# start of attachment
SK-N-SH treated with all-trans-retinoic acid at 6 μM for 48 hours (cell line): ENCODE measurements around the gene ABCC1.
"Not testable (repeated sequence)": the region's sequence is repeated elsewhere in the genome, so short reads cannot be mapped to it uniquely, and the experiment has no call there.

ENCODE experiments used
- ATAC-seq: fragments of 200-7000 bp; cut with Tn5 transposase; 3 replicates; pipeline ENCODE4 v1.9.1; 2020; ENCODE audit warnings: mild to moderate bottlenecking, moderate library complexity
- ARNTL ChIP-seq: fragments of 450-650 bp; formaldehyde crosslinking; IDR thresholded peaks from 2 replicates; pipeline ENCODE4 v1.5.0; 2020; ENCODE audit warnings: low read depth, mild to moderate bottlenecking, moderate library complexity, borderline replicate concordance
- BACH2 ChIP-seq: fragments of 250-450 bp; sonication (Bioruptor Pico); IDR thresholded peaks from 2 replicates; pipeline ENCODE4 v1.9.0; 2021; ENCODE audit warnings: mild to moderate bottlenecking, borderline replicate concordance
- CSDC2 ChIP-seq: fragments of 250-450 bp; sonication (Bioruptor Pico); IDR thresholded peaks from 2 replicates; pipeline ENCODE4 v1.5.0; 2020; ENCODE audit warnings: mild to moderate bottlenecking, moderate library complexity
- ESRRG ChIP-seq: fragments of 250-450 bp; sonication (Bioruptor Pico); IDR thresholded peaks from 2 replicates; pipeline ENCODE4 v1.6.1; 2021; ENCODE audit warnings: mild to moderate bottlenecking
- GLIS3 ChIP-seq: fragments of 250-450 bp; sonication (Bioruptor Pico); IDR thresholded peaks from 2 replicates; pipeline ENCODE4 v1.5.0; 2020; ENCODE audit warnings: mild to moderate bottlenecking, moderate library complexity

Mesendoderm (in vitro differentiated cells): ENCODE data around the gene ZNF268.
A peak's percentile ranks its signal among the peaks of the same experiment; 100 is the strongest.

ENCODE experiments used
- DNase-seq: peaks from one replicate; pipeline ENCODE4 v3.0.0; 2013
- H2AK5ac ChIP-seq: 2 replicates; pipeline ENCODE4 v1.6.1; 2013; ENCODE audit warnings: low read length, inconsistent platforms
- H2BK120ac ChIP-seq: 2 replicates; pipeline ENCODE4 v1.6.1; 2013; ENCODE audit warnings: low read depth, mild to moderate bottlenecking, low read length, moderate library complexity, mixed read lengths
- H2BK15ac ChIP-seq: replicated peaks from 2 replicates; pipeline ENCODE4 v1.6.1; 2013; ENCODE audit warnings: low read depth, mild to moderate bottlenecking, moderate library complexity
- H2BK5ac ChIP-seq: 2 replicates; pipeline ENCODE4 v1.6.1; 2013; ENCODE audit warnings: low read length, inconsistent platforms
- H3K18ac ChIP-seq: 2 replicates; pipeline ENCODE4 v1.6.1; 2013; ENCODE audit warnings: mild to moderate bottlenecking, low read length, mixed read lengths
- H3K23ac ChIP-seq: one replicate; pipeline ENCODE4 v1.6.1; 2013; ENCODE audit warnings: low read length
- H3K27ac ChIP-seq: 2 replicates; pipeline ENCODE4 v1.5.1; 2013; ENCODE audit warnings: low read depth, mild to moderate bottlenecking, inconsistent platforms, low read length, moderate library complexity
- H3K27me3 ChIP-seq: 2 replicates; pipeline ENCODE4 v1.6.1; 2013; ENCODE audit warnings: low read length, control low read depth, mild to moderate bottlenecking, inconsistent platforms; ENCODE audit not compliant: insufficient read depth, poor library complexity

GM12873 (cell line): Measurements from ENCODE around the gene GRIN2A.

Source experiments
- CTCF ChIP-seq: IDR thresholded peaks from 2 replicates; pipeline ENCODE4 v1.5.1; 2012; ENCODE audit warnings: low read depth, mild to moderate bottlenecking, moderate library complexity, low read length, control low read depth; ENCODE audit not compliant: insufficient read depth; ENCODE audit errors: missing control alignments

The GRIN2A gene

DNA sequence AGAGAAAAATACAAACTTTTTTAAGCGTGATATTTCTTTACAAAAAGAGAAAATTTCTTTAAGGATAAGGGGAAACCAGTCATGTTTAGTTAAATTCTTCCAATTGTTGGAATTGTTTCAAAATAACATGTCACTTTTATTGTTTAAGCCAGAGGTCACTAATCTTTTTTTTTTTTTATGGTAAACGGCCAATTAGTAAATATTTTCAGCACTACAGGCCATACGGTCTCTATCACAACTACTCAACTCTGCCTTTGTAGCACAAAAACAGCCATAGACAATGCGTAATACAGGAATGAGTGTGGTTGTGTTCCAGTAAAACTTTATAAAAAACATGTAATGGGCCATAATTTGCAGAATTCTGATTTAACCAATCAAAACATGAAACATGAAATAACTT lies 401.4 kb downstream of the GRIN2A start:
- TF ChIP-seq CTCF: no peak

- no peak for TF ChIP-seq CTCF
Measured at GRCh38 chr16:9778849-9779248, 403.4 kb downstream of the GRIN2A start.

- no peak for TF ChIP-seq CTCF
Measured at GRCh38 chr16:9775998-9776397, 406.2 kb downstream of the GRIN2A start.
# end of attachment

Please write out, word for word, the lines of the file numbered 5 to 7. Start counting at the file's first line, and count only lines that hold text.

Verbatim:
- ARNTL ChIP-seq: fragments of 450-650 bp; formaldehyde crosslinking; IDR thresholded peaks from 2 replicates; pipeline ENCODE4 v1.5.0; 2020; ENCODE audit warnings: low read depth, mild to moderate bottlenecking, moderate library complexity, borderline replicate concordance
- BACH2 ChIP-seq: fragments of 250-450 bp; sonication (Bioruptor Pico); IDR thresholded peaks from 2 replicates; pipeline ENCODE4 v1.9.0; 2021; ENCODE audit warnings: mild to moderate bottlenecking, borderline replicate concordance
- CSDC2 ChIP-seq: fragments of 250-450 bp; sonication (Bioruptor Pico); IDR thresholded peaks from 2 replicates; pipeline ENCODE4 v1.5.0; 2020; ENCODE audit warnings: mild to moderate bottlenecking, moderate library complexity